phone icon (877) 258-0181

Category: Campfire

Around the Campfire: Get a deposit together

I've recently been shedding a few tears for Generation Rent as I watch the staggering rise in house prices. Generation Rent comprises those young adul...

29 July 2021

Jason Cozens

featured video image

I’ve recently been shedding a few tears for Generation Rent as I watch the staggering rise in house prices. Generation Rent comprises those young adults (roughly aged between 18 and 40) who, unless they are lucky enough to have some source of wealth, have been priced out of the housing market yet are shelling out a big stack of their earnings on rent. Accumulating enough to put down the necessary deposit – which mortgage lenders regard as your investment in the property, how much you are willing to risk – can take years. Especially if you save in cash, given that bank interest rates are so low.

Put a little away every now and then. And after a few years you may have – still not enough, as house price rises are currently roaring ahead, while the purchasing power of fiat (paper) money continues to fall, thanks to inflation. Would it be better to start saving in gold? The gold price can and does go up and down so it’s not risk-free, but it’s worth considering gold as a savings asset.

Whether that cash stowed away will be enough to put down as a deposit depends on many factors – not least being the price you have in mind for the home you want to buy, and how you save.

House prices have been steaming ahead, up by 10% in May in the UK, following 9.6% in April. They’re pretty hot almost wherever you look. The following chart shows how house prices have risen in major markets, up to the end of June this year.


In the UK, where I live, the typical deposit a first-time buyer needs to put down now averages nearly £59,000 ($82,000), about £12,000 ($16,000) more for a deposit than they would have done a year ago, according to Halifax. The calculations for first-time buyers in the US are more complicated but a 20% deposit avoids having to pay primary mortgage insurance (PMI). PMI premiums can mount up – they range from $30-$70 per month for every $100,000 borrowed.

50 years ago, in 1970, the average house price in a London suburb cost about £5,000 ($7,000) and the average annual salary was about £1,000 ($1,390) a year. The interest rate was 7%. To buy that house would have taken 281.25 ounces of gold at the price of £16 ($22) an ounce. By 1990 the same house would have cost some £87,000 ($120,700) and needed around 395 ounces of gold, at around £220 ($305)/oz. Clearly gold did not keep up with house price inflation between 1970 and 1990.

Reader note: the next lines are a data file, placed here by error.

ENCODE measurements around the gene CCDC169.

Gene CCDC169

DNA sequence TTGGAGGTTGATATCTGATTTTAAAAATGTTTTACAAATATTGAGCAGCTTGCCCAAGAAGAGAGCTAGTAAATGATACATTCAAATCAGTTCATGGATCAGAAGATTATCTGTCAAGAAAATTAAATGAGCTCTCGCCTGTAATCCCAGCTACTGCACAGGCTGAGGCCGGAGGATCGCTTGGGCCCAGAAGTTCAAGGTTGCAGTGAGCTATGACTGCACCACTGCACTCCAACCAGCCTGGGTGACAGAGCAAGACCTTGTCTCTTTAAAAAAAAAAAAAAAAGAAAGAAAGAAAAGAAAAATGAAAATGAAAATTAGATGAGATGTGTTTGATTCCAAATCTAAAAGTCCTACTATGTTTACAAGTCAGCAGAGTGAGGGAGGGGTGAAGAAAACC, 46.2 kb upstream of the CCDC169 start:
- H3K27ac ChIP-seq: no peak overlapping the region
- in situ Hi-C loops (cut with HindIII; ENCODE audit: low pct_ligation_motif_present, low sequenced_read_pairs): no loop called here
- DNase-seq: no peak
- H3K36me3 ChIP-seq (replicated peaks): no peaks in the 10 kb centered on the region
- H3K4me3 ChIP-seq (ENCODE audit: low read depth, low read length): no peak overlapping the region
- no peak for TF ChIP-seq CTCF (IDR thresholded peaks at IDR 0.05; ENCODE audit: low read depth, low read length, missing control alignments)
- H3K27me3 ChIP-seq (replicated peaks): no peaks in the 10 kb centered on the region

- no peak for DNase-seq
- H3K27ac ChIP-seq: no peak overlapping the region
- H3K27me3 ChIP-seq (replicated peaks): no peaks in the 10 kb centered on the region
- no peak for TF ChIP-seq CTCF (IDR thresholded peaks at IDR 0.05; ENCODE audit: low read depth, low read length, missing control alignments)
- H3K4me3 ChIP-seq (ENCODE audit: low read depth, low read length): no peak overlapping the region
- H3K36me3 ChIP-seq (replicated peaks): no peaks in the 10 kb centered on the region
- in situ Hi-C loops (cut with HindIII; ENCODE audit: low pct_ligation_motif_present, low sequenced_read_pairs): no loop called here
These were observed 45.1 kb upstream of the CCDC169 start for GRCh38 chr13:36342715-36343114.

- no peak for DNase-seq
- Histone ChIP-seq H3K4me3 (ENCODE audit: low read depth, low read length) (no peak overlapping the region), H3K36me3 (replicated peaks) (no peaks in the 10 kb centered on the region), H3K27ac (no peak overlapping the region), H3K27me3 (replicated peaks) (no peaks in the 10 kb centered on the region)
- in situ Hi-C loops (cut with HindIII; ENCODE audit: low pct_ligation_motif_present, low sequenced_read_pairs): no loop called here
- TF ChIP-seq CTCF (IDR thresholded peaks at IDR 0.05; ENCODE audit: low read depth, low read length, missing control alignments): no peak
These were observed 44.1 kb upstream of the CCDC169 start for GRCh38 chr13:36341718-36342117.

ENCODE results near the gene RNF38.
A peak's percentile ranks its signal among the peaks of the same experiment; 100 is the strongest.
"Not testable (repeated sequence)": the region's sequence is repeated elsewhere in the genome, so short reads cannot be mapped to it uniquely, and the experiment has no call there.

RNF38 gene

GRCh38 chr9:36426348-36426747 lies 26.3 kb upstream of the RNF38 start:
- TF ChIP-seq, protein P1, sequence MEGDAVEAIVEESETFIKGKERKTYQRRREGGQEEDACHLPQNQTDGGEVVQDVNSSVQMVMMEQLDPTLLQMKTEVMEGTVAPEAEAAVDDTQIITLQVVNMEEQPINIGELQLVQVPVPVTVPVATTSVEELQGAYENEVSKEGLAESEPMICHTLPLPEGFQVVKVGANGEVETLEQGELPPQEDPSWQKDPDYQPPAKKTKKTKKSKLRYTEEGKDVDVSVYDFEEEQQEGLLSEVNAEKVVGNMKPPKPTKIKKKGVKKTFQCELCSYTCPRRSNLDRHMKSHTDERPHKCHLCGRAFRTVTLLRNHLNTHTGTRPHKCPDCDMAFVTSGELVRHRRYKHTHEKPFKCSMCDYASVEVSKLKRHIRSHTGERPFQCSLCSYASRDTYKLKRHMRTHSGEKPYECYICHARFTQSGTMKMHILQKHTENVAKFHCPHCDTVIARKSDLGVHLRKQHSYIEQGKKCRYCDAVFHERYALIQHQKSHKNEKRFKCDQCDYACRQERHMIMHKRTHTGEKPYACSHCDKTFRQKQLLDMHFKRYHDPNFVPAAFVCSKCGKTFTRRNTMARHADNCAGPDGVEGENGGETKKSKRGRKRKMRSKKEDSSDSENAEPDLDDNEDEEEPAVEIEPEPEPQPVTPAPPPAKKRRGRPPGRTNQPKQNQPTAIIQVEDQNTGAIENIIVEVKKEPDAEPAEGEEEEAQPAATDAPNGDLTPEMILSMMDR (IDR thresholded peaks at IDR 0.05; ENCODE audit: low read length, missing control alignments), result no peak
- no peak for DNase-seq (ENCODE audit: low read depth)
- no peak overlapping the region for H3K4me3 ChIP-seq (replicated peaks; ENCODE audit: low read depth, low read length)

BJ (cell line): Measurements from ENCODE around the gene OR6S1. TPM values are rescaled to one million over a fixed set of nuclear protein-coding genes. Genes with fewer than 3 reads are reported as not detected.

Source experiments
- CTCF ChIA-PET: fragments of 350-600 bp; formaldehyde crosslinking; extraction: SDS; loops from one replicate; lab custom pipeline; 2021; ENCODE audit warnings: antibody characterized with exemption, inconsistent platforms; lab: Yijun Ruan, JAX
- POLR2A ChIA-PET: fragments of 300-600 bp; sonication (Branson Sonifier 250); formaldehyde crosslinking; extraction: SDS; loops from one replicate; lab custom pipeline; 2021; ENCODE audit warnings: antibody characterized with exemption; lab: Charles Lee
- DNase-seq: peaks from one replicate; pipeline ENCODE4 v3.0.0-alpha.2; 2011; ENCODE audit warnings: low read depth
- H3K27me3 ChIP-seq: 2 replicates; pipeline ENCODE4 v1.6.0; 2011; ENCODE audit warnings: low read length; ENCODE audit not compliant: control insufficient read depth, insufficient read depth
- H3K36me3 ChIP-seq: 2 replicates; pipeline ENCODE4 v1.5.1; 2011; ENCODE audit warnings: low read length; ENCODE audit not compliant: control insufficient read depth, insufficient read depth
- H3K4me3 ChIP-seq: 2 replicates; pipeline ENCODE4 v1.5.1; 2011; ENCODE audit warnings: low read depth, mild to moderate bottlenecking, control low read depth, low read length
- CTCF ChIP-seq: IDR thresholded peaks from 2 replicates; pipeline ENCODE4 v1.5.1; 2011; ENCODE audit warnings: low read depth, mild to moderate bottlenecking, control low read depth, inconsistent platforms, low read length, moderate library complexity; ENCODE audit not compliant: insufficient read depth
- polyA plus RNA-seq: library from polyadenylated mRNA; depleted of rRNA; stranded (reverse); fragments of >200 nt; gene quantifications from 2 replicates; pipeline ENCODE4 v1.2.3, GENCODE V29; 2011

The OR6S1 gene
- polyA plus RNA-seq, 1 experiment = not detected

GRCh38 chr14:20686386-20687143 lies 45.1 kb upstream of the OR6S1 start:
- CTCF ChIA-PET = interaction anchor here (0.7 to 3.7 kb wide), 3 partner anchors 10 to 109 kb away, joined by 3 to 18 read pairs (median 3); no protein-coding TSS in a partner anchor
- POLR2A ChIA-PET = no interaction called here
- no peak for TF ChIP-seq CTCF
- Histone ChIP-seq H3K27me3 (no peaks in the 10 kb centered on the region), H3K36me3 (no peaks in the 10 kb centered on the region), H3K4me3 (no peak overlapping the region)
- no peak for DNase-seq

By 2010, the average house price in a London suburb was £235,000 ($326,000), almost 5,000% higher than in 1970, while the average salary had risen to around £26,000 ($36,000), a rise just half that of house prices – and the gold price fluctuated around £800 ($1,110)/oz. So the same house which took 281.25 ounces of gold in 1970 would have needed almost 294 ounces in 2010. By May this year the average house price in London was almost £498,000 ($691,000) – about the same as around 382 ounces of gold. So in the decade of 2010-20 the London suburb house price more than doubled in fiat money terms; but in gold terms the cost rose by less than 30%.


Like many other assets, timing is everything – prices, including that of gold, go up and down. And no-one knows how house prices are going to perform relative to the gold price over the next few months or years.

And a further factor to throw into the mix is our old friend, a black swan event, something unexpected which might jolt all markets. On that front, the next chart is interesting, as it suggests that in black swan events gold tends to do better than other investments.

My view is that one can never tell when it’s a good time to buy gold; its price is difficult to predict. But I don’t intend to stand idly by and watch the value of my savings dribble away. Buying gold, saving in gold, spending gold-as-money is my personal philosophy, which is why we say ‘Gold is security. Glint its key’.

Till next time,


Sign up to get the latest Glint news

Receive the GLINT newsletter with the most popular content, platform updates and software guides.